Editor’s Note: This whiskey was provided to us as a review sample by Heaven Hill. This in no way, per our editorial policies, influenced the final outcome of this review. It should also be noted that by clicking the buy link towards the bottom of this review our site receives a small referral payment which helps to support, but not influence, our editorial and other costs.
Another go-round with Larceny Barrel Proof whiskey!
Larceny Barrel Proof is released three times a year: January, May, and September. Each release will have a different proof and consist of barrels ranging from six to eight years old. Larceny uses unique naming convention for this whiskey: The alpha character shows which batch of the year this bottle is from; the number that follows represents the month of the release; nd the last two digits point out the year of the release. So this one is C (the third release for the year), 9 (for September, the ninth month of the year) and 20 (because 2020, man).
I was excited when I got the bottle of C920 to review. I previously tried this style of Larceny back in March and liked it a whole lot, giving it 4.5 stars out of 5. If you missed that review (shame on you), highlights include:
- Larceny is part of the Heaven Hill brand family
- Heaven Hill started in 1935 as “Old Heavenhill Springs” distillery” with 12 employees. Since then, they have grown to be the largest independent, family-owned and operated distilled spirits supplier in the country, and the second largest holder of aging bourbon whiskey in the world, with an inventory in excess of 1,600,000 barrels
- With all that whiskey, you might know some of Heaven Hill’s other brands/my favorite whiskies, including Old Fitzgerald, Evan Williams, Elijah Craig, and Rittenhouse.
- Like Old Fitzgerald, Larceny uses wheat instead of rye as the secondary grain in the whiskey’s mash bill: Some like that because it lends a smoother taste. The mash bill is said to be 68% corn, 20% wheat, and 12% malted barley.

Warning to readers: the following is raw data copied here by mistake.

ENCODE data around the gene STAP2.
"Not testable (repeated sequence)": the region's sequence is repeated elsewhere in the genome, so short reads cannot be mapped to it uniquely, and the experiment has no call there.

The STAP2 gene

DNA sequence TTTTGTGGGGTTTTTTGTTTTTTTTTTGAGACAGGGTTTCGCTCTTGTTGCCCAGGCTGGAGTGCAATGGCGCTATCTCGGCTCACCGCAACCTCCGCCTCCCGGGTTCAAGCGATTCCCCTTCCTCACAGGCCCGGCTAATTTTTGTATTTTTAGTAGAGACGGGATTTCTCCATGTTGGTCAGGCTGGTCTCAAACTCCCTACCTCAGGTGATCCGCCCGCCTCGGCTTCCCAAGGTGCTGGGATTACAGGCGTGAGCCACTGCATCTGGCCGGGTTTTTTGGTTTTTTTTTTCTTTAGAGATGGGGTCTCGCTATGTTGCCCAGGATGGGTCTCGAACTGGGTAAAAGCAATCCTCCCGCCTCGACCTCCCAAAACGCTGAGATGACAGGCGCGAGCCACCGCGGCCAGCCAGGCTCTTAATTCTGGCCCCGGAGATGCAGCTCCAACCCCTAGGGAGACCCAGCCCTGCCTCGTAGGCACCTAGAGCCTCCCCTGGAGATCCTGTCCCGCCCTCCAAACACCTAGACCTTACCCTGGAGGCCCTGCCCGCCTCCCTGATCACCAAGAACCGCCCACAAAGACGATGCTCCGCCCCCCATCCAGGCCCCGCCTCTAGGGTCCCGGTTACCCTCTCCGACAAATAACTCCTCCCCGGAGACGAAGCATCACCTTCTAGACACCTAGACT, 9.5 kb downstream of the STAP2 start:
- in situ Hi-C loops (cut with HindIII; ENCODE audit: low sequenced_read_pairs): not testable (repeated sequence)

Tasting Notes: Larceny Barrel Proof C920
Vital stats: Aged 6-8 years; reported mash bill of 68% corn, 20% wheat, and 12% malted barley; 122.4 proof. Like its predecessor, this bottle is also about $50.
Appearance: Dark orange. The last throes of a beach sunset. The color of apple cider but with the shine of filtered juice. There’s like a flashy luster to it, like the shine of leather on a beautiful Italian leather purse.
Nose: Daaaang, this is tasty. Love at first whiff. It’s got all the bourbon-ish rich goodness that wraps around you like an elegant cape. Toasted marshmallow: Check. Butterscotch: Check. Vanilla: Check! No alcohol fumes to be found. Also it smells like it’s been sitting around for longer than 6-8 years—like there’s a surprising amount of depth.
Palate: Well, hello, there! The mouthfeel is not too thin, not too fat. There’s caramel. Candied orange peel. Butterscotch, again. Is this high-proof? Sure is—but you wouldn’t know it. It’s about what it has and what it does not have: unpleasant notes and firewater and acidic cringe. And for about $50, this is a really, really great deal. It tastes like a far more expensive whiskey. If you can find this, it’s not a terrible gift idea for this holiday season! You will not go wrong.
This whiskey is like being cornered in a phone booth (I know! I know. I’m old, who cares) with someone you like. It leans into you, daring. It wants you to know it’s into you. It doesn’t play games. It’s straightforward. It wants to get to know you better and can it take you back to its apartment and show you its etchings? Yes, please.
User Review2.94 (48 votes)
A decade ago, I traded a 5th floor walkup in Hoboken, NJ for a house in SE Portland and remain grateful for the swap. Portland’s a great whiskey town: It fits the weather and my general mood (even improves it sometimes). I enjoy exploring the many shades of brown liquor...